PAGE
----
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Sinibaldi Trio

Combining an exceptional sonic palette with an expansive sense of space and composition, this trio propels their music forward with a sharp harmonic sensibility and rhythmic brawn, as well as a willingness to embrace spontaneity. With a unique arsenal of electronics combined with electric guitar and drums, they embark on a process that spans elements of rock, jazz, electronic music, and modern classical music.

The trio features Ryan Ferreira on guitar/electronics (Tim Berne, Colin Stetson), Ted Poor playing drums (Andrew Bird, Bill Frisell, Pat Metheny), and Greg Sinibaldi playing the unique and rarely seen electric wind instrument (EWI for short… a wind driven synthesizer). Their music is accessible to a large variety of audiences as they combine seemingly disparate genres of music, creating sonic mayhem, mournful melodies, and dreamy atmospheres, revealing a distinctive soundtrack for the imaginations of everyone.

"Baffling electronic wizardy... Like nothing I've ever heard before" - The Stranger
 
"Spellbindingly beautiful." - Monsieur Delire

"Challenging and easily embraceable at the same time" - Something Else

New Album! Ariel

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Available October 20, 2017 on CD and Digital. Vinyl releases Dec 15

Press

Sylvia Plath’s Ariel, her second book of poetry, published posthumously in 1965, contains some of the most chillingly evocative and memorable language one can imagine. Seattle saxophonist and woodwind player Greg Sinibaldi, drawn to Plath’s verse in a way that ultimately translated to music, has responded with the beautiful, experimental Ariel. “The pieces aren’t necessarily narratives of the poems, but more about the thoughts and feelings I had while encountering the work,” Sinibaldi explains.

 

To realize this unique project Sinibaldi formed a trio with his fellow artists-in-residence at the University of Washington, guitarist Ryan Ferreira and drummer Ted Poor. Throughout the album he plays EWI (electronic wind instrument), a Nyle Steiner invention of the ’70s that has had a number jazz adapters over the years but remains fairly rare. “It’s a wind-driven synthesizer with a breath sensor that knows air velocity and pressure,” Sinibaldi explains. “The model I play has onboard sounds as well as the ability to control MIDI instruments. I run it through some hardware effects and then through a software environment I made via the SuperCollider language. Most of the harmonic content comes from a mix of the EWI sounds and the pitch-shifters I made in SuperCollider utilizing varying parallel intervals. I like that you can tell it’s a synthesizer but it doesn't sound keyboard-based.”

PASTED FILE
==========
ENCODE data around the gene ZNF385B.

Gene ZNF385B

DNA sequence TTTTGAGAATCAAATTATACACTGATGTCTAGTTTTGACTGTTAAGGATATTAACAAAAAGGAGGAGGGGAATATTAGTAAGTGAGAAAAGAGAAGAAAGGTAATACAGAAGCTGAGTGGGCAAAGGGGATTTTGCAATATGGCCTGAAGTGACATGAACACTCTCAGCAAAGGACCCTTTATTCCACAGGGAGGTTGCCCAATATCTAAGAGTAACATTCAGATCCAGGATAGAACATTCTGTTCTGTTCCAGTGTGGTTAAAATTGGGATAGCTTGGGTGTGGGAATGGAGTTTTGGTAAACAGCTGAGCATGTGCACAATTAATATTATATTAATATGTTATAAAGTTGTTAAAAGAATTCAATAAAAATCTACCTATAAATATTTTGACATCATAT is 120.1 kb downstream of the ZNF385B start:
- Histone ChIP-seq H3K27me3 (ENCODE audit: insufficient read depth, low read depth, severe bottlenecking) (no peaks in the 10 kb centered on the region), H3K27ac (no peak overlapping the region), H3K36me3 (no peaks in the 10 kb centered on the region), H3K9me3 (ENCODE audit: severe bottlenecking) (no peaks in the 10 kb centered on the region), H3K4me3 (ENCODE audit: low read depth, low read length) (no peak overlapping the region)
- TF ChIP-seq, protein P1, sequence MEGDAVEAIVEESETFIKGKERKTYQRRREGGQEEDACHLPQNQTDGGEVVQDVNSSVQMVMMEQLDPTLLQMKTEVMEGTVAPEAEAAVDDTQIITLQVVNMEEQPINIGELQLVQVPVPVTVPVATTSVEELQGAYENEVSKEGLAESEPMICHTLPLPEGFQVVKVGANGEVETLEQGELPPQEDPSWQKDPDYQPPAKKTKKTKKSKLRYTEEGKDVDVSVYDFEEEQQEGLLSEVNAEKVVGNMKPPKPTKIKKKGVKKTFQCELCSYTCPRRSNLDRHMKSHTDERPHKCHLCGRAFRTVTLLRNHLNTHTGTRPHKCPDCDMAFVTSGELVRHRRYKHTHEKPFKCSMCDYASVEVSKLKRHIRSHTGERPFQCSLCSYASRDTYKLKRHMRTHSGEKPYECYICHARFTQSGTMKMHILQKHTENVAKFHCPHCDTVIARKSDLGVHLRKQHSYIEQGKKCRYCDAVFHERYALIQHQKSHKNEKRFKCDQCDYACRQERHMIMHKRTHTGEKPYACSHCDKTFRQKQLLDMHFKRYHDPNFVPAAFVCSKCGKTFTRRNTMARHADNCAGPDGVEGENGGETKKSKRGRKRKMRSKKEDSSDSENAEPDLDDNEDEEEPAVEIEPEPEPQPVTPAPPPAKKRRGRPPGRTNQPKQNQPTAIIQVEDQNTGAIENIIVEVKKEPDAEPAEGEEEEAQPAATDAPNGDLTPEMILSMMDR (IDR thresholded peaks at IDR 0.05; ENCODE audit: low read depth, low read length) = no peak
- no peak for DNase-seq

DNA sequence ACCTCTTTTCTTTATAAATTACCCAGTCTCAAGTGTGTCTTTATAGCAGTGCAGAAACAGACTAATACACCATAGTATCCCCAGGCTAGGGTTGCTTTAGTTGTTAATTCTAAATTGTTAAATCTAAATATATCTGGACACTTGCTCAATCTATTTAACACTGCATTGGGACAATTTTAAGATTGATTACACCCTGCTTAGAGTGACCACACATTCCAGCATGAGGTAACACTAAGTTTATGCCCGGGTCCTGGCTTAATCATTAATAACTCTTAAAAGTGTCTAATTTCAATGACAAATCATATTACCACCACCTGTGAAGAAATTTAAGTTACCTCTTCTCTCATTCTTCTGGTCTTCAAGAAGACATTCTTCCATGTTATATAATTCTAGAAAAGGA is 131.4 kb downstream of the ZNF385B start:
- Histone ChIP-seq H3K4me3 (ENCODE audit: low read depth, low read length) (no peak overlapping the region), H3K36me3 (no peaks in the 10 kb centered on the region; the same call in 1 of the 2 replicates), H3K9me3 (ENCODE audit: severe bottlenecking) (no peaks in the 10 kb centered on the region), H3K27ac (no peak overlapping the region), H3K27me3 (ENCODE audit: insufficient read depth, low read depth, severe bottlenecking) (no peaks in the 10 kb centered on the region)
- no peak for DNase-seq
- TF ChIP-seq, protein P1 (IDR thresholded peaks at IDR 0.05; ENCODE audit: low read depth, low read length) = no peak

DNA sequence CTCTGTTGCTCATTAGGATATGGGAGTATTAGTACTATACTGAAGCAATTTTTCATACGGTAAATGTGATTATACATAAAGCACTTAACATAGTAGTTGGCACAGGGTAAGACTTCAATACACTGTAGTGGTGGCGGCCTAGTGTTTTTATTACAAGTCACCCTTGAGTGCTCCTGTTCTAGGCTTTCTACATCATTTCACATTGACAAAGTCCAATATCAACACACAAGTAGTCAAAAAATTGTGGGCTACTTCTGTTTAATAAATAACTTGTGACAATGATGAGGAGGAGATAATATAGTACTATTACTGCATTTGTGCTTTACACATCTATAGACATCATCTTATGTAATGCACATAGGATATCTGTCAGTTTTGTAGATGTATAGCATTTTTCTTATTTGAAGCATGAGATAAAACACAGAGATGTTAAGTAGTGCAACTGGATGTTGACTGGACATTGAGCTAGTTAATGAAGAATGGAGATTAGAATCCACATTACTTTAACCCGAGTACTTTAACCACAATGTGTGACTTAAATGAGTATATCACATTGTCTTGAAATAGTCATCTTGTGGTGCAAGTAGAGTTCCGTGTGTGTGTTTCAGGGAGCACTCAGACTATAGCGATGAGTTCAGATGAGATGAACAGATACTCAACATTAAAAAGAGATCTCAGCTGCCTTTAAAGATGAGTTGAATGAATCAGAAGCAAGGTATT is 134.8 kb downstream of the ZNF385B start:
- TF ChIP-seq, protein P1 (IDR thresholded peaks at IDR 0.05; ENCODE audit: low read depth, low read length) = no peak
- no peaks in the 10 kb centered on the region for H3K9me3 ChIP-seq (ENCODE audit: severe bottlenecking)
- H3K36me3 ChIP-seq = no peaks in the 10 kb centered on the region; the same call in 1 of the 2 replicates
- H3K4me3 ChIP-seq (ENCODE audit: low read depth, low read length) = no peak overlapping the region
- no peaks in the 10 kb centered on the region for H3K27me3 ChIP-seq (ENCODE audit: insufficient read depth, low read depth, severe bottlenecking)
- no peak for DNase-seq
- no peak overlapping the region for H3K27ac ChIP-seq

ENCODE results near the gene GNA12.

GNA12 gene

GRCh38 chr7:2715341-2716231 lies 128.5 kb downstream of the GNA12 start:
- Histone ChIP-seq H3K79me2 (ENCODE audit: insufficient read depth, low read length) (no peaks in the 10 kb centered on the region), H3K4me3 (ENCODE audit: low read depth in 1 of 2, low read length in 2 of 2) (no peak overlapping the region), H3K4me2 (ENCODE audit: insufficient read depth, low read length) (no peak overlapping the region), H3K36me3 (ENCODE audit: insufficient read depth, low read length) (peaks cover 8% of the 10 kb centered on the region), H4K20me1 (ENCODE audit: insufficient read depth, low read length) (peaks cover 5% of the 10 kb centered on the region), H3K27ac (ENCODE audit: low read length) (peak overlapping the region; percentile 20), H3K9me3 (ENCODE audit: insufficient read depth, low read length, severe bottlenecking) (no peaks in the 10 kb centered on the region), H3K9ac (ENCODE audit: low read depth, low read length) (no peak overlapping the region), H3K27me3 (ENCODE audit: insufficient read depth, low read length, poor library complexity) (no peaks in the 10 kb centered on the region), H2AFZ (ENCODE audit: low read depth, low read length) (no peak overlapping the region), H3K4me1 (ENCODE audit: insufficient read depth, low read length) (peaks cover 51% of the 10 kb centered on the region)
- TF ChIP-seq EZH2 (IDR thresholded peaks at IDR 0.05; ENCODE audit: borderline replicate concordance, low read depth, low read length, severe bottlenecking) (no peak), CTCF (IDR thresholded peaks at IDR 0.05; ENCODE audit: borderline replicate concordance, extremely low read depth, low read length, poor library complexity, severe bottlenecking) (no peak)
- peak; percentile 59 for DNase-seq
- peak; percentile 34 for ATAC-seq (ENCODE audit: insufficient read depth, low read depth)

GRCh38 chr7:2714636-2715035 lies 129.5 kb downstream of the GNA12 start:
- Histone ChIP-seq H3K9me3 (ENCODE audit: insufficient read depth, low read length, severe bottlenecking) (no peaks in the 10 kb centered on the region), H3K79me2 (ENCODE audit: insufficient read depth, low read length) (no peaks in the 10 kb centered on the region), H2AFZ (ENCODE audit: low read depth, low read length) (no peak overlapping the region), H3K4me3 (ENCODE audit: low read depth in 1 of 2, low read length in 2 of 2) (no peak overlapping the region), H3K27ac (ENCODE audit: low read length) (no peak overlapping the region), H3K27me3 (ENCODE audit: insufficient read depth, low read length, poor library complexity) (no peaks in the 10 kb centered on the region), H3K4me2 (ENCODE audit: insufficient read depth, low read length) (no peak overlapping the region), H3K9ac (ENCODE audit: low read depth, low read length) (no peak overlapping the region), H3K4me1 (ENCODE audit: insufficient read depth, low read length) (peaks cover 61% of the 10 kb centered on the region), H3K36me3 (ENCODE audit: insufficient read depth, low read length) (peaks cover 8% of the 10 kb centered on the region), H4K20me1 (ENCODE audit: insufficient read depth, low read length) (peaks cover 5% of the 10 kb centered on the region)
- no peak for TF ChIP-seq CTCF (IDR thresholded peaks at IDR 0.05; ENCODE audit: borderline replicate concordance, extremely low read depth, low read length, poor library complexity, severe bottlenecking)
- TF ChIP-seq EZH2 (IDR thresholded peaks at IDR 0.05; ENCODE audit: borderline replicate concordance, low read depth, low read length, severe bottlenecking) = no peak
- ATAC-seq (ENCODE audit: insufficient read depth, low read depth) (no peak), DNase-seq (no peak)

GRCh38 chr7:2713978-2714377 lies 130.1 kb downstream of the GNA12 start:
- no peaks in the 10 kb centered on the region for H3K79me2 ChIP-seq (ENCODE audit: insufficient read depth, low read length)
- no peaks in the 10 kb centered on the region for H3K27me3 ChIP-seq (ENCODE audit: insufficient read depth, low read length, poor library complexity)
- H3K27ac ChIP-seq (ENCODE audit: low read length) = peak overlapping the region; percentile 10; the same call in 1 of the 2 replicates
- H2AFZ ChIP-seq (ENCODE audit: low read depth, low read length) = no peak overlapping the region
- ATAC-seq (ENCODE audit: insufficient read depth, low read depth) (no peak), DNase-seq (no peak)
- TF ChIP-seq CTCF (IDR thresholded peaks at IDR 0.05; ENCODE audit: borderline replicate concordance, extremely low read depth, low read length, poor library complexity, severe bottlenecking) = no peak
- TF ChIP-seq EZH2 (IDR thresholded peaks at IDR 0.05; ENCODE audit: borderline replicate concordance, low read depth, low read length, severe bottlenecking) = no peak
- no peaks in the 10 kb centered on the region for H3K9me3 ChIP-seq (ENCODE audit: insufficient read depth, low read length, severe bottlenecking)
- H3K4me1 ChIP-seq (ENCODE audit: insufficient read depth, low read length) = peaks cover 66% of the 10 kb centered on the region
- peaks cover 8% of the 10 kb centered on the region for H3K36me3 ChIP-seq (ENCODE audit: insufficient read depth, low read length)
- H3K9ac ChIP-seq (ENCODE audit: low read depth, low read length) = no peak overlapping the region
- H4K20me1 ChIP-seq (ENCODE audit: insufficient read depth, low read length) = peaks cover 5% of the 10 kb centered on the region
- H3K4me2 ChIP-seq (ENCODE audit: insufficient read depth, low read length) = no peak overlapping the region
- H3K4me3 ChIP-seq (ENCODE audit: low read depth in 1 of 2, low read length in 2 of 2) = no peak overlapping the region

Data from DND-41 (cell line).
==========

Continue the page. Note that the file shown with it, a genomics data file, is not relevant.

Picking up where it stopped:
In the opaque and otherworldly harmony of the EWI, the more tangible rub and growl of Ferreira’s guitar and the rhythmic and textural fluidity of Poor’s drumming, one hears aural parallels to Plath’s haunting and often startling stanzas in Ariel. “Arrival of the Bee Box,” for instance, finds Plath in awe upon receiving just that, a box of bees. She listens to the sound inside the box, and her descriptions, one could argue, are musical:

what they may be. It’s about wanting to be free of troubling thoughts, and the last line is so perfect: ‘The box is only temporary.’ The din is only temporary. It’s hopeful!”

In the two-part “Lady Lazarus” Sinibaldi contends with a poem that includes the lines:

 

Dying
Is an art, like everything else.
I do it exceptionally well.

 

“I think it’s just as hopeful,” he maintains. “It’s often interpreted as being about suicide, but I'm more interested in the imagery of the Phoenix, particularly in the last stanzas. I love the rising from the ashes/rebirth story and for me that’s what ‘Lady Lazarus’ is all about. It’s ultimately about vindication, about the hope and desire to rise above after extreme hurt. There’s something inevitable about that hope in this poem.”

Though the pieces are named for Plath’s individual Ariel poems or lines drawn from them, Sinibaldi’s purpose was less to represent them literally than to dwell on the bits and pieces that spoke to him most. “Separating some of the lines from the poems themselves had a kind of surreal effect for me,” he says. So “Black Sweet Blood Mouthfuls,” a reference to berries that occurs in the poem “Ariel,” finds Ferreira unspooling slow and majestic guitar chords, finally building to a huge mountainous distorted roar. “The Atrocity of Sunsets,” named for a line from the poem “Elm,” zeroes in on this passage:

 

I have suffered the atrocity of sunsets.

Scorched to the root

My red filaments burn and stand, a hand of wires.

   

Now I break up in pieces that fly about like clubs.

A wind of such violence

Will tolerate no bystanding: I must shriek.

 

The intense, rhythmically ambiguous “Cut” (Plath’s poetic response to severely cutting her finger); the hypnotic pulse of “Wintering in the Dark”; the drumless rubato expanses of the concluding “Elm”: each piece feeds into a larger accumulating whole, sonically fresh and wildly unpredictable, a platform for creative interplay at its most searching and egoless.

It is the noise that appalls me most of all,

The unintelligible syllables.

It is like a Roman mob,

Small, taken one by one, by my god, together!

 

I lay my ear to furious Latin.

“I wanted a complex sound to represent the din,” says Sinibaldi. “But ultimately the poem was a metaphor for my own thoughts and the unsettling nature of